During the timing cycle of timer 14, the output from timer 14 is driven high which goes through diode 15 to an input of NOR gate 24. The timing cycle of timer 19 is initiated by switch 42 and the length of the timing cycle is determined by the time constant of resistor 27 and capacitor 28. The output of timer 19 then is directed through diode 18, is combined with the output from timer 14 and the combined output from timers 14 and 19 is then directed to the input of NOR gate 24. The output of timers 14 and 19 and diodes 15 and 18 are switched such that if the output from either timer 14 or 19 should go high then the input of NOR gate 24 would go high. NOR gate 24 combines the input from NOR gate 23 and timers 14 and 19 into an output from NOR gate 24 according to the following table:
______________________________________ NOR GATE 23 OUTPUT LOW HIGH (ALARM) (NORMAL)TIMER NOR GATE 24 OUTPUTOUTPUTS HIGH LOWBOTH LOW (ALARM) (NORMAL)(NORMAL)TIMER NOR GATE 24 OUTPUTOUTPUTS LOW LOWEITHER HIGH INHIBITED(TIMING)______________________________________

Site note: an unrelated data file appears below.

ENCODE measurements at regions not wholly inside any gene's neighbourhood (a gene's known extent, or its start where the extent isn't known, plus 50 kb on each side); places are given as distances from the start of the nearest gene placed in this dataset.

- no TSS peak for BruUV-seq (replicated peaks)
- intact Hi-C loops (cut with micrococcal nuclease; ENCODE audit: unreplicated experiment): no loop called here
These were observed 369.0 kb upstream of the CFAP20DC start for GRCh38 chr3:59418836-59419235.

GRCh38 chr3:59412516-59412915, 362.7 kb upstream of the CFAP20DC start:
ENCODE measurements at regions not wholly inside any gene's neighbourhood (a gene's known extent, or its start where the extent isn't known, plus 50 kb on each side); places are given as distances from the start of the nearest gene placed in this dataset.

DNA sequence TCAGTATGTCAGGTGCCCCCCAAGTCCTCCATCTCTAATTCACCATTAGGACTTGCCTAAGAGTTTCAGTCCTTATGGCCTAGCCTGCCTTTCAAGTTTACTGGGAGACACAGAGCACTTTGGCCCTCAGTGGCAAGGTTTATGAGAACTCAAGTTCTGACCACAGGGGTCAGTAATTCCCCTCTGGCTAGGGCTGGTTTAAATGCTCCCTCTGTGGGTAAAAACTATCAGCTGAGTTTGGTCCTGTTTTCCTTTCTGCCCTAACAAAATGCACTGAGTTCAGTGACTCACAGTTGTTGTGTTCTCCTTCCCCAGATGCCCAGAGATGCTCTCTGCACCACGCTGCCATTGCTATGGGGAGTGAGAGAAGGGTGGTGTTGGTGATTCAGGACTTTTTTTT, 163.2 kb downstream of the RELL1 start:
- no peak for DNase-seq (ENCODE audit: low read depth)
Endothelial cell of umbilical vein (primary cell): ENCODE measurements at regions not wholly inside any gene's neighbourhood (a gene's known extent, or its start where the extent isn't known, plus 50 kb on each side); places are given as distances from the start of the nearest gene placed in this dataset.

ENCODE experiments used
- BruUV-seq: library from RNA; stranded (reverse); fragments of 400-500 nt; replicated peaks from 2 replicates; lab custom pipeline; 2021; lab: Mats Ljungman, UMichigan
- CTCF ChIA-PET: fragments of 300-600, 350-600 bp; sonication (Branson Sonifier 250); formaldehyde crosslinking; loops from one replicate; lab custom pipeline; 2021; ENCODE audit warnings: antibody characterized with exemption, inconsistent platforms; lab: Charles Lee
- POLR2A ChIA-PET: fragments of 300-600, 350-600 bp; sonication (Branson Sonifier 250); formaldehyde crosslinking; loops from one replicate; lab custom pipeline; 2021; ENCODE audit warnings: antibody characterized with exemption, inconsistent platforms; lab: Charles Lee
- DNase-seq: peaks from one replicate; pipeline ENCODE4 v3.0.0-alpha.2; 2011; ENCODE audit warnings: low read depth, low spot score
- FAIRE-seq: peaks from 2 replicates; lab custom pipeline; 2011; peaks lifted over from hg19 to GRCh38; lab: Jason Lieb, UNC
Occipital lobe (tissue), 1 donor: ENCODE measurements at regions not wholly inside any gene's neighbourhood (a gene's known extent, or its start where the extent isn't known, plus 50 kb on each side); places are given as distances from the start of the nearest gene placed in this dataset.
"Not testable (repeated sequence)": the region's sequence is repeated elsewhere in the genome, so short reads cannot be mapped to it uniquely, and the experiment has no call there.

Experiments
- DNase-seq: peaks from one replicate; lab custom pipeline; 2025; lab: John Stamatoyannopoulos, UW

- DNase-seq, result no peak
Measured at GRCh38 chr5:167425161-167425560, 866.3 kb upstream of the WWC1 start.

The timing cycle of timer 19 is initiated by momentary closing of switch 42. Both timers 14 and 19 may have their timing cycles cancelled by a momentary closing of switch 43.
The output of NOR gate 24 is directed to the input of NOR gate 36 and to the base of transistor 47 through resistor 46. If the output of NOR gate 24 is low (normal) then the base of transistor 47 is low (normal) and the transistor 47 is turned off. If the output of NOR gate 24 is high (alarm) then the base of trasistor 47 is high (alarm) and the transistor 47 is turned on (alarm). This will provide a ground to audible alarm 48 and cause audible alarm 48 to activate (thereby emitting an audible sound). The second input of NOR gate 36 is held low by resistor 37. With one input tied low, NOR gate 36 acts as an inverter. If the input from NOR gate 24 to NOR gate 36 is low (normal) then the output from NOR gate 36 is high (normal). If the input from NOR gate 24 into NOR gate 36 is high (alarm) then the output from NOR gate 36 will be low (alarm). The output from NOR gate 36 is directed to the base of transistor 34 through resistor 33. If the base of transitor 34 is high (normal) then transitor 34 will be turned on, thus providing a ground to relay 35 and energizing relay 35 (normal). If the base of transitor 34 is low (alarm) then transitor 34 will be turned off and relay 35 will be de-energized, causing an alarm condition. Relay 35 is provided with form C contacts, single pole double throw, so that the alarm output is operable through normally opened or normally closed contacts.